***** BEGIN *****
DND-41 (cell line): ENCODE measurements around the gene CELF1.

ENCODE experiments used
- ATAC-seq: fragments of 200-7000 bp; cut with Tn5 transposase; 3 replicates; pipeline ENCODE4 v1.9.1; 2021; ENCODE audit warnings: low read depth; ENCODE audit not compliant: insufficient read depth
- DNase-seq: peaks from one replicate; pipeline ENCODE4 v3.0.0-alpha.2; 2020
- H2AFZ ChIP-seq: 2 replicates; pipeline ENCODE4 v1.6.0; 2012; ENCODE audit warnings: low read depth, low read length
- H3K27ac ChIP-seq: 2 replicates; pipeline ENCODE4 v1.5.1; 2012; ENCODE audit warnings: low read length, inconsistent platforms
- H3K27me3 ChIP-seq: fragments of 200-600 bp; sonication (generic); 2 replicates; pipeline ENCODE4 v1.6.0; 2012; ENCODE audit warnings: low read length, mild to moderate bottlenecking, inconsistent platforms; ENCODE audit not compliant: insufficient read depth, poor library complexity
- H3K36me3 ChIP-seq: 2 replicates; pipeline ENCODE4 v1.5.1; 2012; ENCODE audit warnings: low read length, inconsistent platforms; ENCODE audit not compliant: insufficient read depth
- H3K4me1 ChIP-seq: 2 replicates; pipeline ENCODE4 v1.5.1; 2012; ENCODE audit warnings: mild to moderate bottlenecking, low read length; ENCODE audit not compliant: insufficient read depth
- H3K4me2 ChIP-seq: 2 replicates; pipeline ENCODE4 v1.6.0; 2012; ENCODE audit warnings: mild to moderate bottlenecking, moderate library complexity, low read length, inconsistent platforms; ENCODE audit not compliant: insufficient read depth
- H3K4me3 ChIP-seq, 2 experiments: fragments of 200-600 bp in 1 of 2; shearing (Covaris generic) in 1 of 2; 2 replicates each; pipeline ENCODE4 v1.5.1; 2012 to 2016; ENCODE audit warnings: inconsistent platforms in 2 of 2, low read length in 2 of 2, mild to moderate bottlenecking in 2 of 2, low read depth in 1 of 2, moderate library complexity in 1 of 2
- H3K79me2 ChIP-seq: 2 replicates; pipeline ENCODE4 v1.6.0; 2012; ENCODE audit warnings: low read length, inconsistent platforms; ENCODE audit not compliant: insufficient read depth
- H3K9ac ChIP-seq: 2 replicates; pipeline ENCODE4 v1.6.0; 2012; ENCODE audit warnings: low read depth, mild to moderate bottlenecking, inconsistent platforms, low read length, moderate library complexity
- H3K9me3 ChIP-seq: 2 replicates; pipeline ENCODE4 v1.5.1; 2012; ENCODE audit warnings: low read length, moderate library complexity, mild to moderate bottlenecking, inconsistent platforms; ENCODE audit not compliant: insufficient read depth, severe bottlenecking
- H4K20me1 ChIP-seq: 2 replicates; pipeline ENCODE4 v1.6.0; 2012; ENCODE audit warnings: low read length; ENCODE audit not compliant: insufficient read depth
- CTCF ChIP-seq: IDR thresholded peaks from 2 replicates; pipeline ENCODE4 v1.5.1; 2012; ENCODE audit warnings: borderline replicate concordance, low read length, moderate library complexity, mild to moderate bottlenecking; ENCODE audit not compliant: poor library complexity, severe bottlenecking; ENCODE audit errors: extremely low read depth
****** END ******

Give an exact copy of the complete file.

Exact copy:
DND-41 (cell line): ENCODE measurements around the gene CELF1.

ENCODE experiments used
- ATAC-seq: fragments of 200-7000 bp; cut with Tn5 transposase; 3 replicates; pipeline ENCODE4 v1.9.1; 2021; ENCODE audit warnings: low read depth; ENCODE audit not compliant: insufficient read depth
- DNase-seq: peaks from one replicate; pipeline ENCODE4 v3.0.0-alpha.2; 2020
- H2AFZ ChIP-seq: 2 replicates; pipeline ENCODE4 v1.6.0; 2012; ENCODE audit warnings: low read depth, low read length
- H3K27ac ChIP-seq: 2 replicates; pipeline ENCODE4 v1.5.1; 2012; ENCODE audit warnings: low read length, inconsistent platforms
- H3K27me3 ChIP-seq: fragments of 200-600 bp; sonication (generic); 2 replicates; pipeline ENCODE4 v1.6.0; 2012; ENCODE audit warnings: low read length, mild to moderate bottlenecking, inconsistent platforms; ENCODE audit not compliant: insufficient read depth, poor library complexity
- H3K36me3 ChIP-seq: 2 replicates; pipeline ENCODE4 v1.5.1; 2012; ENCODE audit warnings: low read length, inconsistent platforms; ENCODE audit not compliant: insufficient read depth
- H3K4me1 ChIP-seq: 2 replicates; pipeline ENCODE4 v1.5.1; 2012; ENCODE audit warnings: mild to moderate bottlenecking, low read length; ENCODE audit not compliant: insufficient read depth
- H3K4me2 ChIP-seq: 2 replicates; pipeline ENCODE4 v1.6.0; 2012; ENCODE audit warnings: mild to moderate bottlenecking, moderate library complexity, low read length, inconsistent platforms; ENCODE audit not compliant: insufficient read depth
- H3K4me3 ChIP-seq, 2 experiments: fragments of 200-600 bp in 1 of 2; shearing (Covaris generic) in 1 of 2; 2 replicates each; pipeline ENCODE4 v1.5.1; 2012 to 2016; ENCODE audit warnings: inconsistent platforms in 2 of 2, low read length in 2 of 2, mild to moderate bottlenecking in 2 of 2, low read depth in 1 of 2, moderate library complexity in 1 of 2
- H3K79me2 ChIP-seq: 2 replicates; pipeline ENCODE4 v1.6.0; 2012; ENCODE audit warnings: low read length, inconsistent platforms; ENCODE audit not compliant: insufficient read depth
- H3K9ac ChIP-seq: 2 replicates; pipeline ENCODE4 v1.6.0; 2012; ENCODE audit warnings: low read depth, mild to moderate bottlenecking, inconsistent platforms, low read length, moderate library complexity
- H3K9me3 ChIP-seq: 2 replicates; pipeline ENCODE4 v1.5.1; 2012; ENCODE audit warnings: low read length, moderate library complexity, mild to moderate bottlenecking, inconsistent platforms; ENCODE audit not compliant: insufficient read depth, severe bottlenecking
- H4K20me1 ChIP-seq: 2 replicates; pipeline ENCODE4 v1.6.0; 2012; ENCODE audit warnings: low read length; ENCODE audit not compliant: insufficient read depth
- CTCF ChIP-seq: IDR thresholded peaks from 2 replicates; pipeline ENCODE4 v1.5.1; 2012; ENCODE audit warnings: borderline replicate concordance, low read length, moderate library complexity, mild to moderate bottlenecking; ENCODE audit not compliant: poor library complexity, severe bottlenecking; ENCODE audit errors: extremely low read depth